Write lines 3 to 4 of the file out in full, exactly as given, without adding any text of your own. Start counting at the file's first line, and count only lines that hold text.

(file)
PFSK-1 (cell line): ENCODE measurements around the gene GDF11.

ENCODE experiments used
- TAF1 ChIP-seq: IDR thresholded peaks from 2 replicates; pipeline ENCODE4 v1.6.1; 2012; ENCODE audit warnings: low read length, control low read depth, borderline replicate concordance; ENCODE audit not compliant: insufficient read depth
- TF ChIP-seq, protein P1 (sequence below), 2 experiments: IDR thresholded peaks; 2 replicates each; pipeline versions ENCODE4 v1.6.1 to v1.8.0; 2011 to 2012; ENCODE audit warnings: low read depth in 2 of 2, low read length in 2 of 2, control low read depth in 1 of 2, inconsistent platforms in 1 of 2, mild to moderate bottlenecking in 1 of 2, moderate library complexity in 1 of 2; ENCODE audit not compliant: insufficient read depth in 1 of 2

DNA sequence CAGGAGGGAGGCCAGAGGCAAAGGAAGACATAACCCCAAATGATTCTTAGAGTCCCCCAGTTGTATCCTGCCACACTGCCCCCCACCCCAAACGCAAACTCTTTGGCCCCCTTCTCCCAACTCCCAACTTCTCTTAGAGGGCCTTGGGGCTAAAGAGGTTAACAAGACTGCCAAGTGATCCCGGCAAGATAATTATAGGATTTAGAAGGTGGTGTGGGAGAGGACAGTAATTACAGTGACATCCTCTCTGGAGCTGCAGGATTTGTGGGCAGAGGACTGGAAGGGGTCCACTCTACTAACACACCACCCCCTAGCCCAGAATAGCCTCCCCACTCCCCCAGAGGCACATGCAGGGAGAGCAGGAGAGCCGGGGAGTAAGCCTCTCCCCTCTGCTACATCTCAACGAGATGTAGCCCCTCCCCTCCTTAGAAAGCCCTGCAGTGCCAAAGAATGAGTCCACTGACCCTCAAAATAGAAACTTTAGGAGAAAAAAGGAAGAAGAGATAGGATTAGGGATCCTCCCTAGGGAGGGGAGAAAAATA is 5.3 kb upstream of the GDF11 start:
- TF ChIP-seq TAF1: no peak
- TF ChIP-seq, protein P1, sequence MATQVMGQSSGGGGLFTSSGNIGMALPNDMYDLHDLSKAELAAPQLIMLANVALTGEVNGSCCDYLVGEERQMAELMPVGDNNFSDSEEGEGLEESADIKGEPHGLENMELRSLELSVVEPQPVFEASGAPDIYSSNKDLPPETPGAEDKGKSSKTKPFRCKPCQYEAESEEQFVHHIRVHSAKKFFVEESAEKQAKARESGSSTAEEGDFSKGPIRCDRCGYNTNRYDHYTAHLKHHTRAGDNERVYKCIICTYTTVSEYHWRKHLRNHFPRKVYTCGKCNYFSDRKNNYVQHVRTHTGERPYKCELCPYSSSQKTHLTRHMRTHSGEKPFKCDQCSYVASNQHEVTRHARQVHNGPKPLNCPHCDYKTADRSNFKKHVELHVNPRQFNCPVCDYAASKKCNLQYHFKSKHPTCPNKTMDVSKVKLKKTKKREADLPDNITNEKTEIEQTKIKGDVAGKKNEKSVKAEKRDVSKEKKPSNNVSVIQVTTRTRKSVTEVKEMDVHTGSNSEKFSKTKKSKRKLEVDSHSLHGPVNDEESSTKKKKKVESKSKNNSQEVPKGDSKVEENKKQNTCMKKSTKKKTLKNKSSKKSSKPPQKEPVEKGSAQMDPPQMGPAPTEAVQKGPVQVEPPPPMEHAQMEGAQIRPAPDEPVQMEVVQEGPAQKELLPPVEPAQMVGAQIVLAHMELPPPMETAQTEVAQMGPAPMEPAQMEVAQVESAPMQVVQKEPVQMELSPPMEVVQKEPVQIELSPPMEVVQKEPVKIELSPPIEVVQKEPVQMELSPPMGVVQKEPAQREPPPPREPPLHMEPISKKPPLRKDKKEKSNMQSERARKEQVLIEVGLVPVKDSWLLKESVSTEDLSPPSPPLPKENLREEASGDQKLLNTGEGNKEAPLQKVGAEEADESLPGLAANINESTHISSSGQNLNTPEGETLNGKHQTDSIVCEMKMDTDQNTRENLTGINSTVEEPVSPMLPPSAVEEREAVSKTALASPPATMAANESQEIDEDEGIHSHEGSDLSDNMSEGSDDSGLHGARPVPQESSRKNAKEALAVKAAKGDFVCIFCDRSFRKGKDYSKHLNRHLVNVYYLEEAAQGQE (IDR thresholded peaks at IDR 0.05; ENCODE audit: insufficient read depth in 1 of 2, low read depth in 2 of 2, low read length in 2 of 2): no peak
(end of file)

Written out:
- TAF1 ChIP-seq: IDR thresholded peaks from 2 replicates; pipeline ENCODE4 v1.6.1; 2012; ENCODE audit warnings: low read length, control low read depth, borderline replicate concordance; ENCODE audit not compliant: insufficient read depth
- TF ChIP-seq, protein P1 (sequence below), 2 experiments: IDR thresholded peaks; 2 replicates each; pipeline versions ENCODE4 v1.6.1 to v1.8.0; 2011 to 2012; ENCODE audit warnings: low read depth in 2 of 2, low read length in 2 of 2, control low read depth in 1 of 2, inconsistent platforms in 1 of 2, mild to moderate bottlenecking in 1 of 2, moderate library complexity in 1 of 2; ENCODE audit not compliant: insufficient read depth in 1 of 2